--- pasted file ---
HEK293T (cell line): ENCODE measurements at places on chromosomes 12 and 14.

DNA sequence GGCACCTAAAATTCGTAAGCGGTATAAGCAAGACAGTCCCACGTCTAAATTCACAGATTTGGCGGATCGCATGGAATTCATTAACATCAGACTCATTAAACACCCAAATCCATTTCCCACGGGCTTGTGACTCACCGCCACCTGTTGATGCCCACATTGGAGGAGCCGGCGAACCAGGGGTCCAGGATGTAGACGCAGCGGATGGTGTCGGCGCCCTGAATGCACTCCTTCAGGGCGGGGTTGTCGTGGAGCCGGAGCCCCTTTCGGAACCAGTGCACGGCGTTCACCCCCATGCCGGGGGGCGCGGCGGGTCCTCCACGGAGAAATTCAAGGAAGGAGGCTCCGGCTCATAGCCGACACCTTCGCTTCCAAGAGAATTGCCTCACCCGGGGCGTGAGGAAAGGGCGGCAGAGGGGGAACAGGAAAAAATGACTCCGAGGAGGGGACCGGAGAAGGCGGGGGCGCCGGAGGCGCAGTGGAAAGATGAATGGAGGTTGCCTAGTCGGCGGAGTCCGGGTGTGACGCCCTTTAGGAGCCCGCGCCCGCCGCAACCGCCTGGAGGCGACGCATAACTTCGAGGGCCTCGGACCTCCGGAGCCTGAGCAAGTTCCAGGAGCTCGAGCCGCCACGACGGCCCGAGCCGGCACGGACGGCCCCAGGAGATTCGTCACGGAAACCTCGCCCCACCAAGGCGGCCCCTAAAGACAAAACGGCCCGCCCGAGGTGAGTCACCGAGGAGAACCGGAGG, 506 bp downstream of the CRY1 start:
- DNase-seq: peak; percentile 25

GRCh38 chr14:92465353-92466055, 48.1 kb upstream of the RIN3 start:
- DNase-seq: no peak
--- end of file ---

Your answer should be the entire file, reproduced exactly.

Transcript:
HEK293T (cell line): ENCODE measurements at places on chromosomes 12 and 14.

DNA sequence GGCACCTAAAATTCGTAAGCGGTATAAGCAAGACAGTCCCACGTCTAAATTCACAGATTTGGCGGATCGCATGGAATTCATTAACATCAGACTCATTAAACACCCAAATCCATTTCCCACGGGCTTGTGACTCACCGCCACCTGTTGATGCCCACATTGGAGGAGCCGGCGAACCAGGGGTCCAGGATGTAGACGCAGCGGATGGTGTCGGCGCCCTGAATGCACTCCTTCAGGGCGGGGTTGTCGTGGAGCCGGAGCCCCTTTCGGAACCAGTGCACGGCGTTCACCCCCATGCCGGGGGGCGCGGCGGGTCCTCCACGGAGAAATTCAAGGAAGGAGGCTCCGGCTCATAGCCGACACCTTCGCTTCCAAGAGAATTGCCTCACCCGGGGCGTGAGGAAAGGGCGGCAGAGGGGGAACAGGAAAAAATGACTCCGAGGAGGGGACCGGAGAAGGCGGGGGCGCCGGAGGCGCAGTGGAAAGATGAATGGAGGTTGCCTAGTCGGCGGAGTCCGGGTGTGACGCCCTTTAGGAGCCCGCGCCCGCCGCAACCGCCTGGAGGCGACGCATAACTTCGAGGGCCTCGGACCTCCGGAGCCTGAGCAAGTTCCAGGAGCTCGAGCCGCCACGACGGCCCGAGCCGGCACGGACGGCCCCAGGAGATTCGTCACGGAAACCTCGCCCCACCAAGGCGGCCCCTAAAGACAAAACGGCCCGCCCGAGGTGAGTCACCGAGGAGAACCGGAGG, 506 bp downstream of the CRY1 start:
- DNase-seq: peak; percentile 25

GRCh38 chr14:92465353-92466055, 48.1 kb upstream of the RIN3 start:
- DNase-seq: no peak